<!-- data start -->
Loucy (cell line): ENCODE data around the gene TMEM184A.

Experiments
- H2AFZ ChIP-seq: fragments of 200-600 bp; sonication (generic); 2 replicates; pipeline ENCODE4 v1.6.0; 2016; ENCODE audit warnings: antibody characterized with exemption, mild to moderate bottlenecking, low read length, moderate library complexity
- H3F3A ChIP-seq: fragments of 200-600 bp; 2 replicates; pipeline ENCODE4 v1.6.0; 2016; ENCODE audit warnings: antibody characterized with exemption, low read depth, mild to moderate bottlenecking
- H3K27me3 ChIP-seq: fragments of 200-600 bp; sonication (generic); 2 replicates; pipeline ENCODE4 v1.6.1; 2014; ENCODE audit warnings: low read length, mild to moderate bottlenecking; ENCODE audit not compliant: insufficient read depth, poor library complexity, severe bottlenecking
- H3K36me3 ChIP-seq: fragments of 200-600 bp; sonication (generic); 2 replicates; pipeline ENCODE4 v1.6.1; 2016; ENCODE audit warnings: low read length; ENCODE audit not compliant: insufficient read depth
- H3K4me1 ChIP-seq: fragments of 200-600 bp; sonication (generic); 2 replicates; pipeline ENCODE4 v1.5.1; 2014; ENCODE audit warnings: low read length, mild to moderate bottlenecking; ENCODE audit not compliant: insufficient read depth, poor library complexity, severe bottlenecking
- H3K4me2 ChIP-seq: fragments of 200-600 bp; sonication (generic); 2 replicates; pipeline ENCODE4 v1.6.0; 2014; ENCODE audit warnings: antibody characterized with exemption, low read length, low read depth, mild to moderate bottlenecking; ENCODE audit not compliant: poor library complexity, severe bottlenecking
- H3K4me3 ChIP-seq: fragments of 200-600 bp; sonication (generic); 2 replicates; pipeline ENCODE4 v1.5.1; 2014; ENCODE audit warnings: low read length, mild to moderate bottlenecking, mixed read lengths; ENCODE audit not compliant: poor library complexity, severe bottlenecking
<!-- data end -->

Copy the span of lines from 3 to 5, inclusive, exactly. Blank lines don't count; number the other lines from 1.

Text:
- H2AFZ ChIP-seq: fragments of 200-600 bp; sonication (generic); 2 replicates; pipeline ENCODE4 v1.6.0; 2016; ENCODE audit warnings: antibody characterized with exemption, mild to moderate bottlenecking, low read length, moderate library complexity
- H3F3A ChIP-seq: fragments of 200-600 bp; 2 replicates; pipeline ENCODE4 v1.6.0; 2016; ENCODE audit warnings: antibody characterized with exemption, low read depth, mild to moderate bottlenecking
- H3K27me3 ChIP-seq: fragments of 200-600 bp; sonication (generic); 2 replicates; pipeline ENCODE4 v1.6.1; 2014; ENCODE audit warnings: low read length, mild to moderate bottlenecking; ENCODE audit not compliant: insufficient read depth, poor library complexity, severe bottlenecking